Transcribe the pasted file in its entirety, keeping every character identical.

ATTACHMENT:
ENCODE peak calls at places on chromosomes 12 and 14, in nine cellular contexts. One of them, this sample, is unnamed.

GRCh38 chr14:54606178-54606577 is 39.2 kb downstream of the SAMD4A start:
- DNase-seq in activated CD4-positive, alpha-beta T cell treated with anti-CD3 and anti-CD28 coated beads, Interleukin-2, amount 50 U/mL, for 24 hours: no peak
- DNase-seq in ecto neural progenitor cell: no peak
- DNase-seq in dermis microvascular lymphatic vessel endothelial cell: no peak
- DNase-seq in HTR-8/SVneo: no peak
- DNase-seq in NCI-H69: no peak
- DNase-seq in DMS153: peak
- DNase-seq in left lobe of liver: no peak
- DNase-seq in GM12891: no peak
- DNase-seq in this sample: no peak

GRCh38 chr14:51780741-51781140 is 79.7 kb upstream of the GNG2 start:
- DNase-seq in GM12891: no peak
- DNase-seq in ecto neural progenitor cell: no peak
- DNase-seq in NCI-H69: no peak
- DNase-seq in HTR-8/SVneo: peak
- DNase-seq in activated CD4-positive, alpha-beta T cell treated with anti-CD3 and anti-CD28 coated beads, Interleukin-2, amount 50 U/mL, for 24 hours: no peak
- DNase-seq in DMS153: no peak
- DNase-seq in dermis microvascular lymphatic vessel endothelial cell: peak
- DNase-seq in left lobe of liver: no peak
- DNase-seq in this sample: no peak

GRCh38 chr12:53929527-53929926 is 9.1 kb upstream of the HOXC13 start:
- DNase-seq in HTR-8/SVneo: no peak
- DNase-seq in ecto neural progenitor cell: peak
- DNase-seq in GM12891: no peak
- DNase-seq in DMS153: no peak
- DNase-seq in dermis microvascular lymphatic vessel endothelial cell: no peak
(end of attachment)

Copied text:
ENCODE peak calls at places on chromosomes 12 and 14, in nine cellular contexts. One of them, this sample, is unnamed.

GRCh38 chr14:54606178-54606577 is 39.2 kb downstream of the SAMD4A start:
- DNase-seq in activated CD4-positive, alpha-beta T cell treated with anti-CD3 and anti-CD28 coated beads, Interleukin-2, amount 50 U/mL, for 24 hours: no peak
- DNase-seq in ecto neural progenitor cell: no peak
- DNase-seq in dermis microvascular lymphatic vessel endothelial cell: no peak
- DNase-seq in HTR-8/SVneo: no peak
- DNase-seq in NCI-H69: no peak
- DNase-seq in DMS153: peak
- DNase-seq in left lobe of liver: no peak
- DNase-seq in GM12891: no peak
- DNase-seq in this sample: no peak

GRCh38 chr14:51780741-51781140 is 79.7 kb upstream of the GNG2 start:
- DNase-seq in GM12891: no peak
- DNase-seq in ecto neural progenitor cell: no peak
- DNase-seq in NCI-H69: no peak
- DNase-seq in HTR-8/SVneo: peak
- DNase-seq in activated CD4-positive, alpha-beta T cell treated with anti-CD3 and anti-CD28 coated beads, Interleukin-2, amount 50 U/mL, for 24 hours: no peak
- DNase-seq in DMS153: no peak
- DNase-seq in dermis microvascular lymphatic vessel endothelial cell: peak
- DNase-seq in left lobe of liver: no peak
- DNase-seq in this sample: no peak

GRCh38 chr12:53929527-53929926 is 9.1 kb upstream of the HOXC13 start:
- DNase-seq in HTR-8/SVneo: no peak
- DNase-seq in ecto neural progenitor cell: peak
- DNase-seq in GM12891: no peak
- DNase-seq in DMS153: no peak
- DNase-seq in dermis microvascular lymphatic vessel endothelial cell: no peak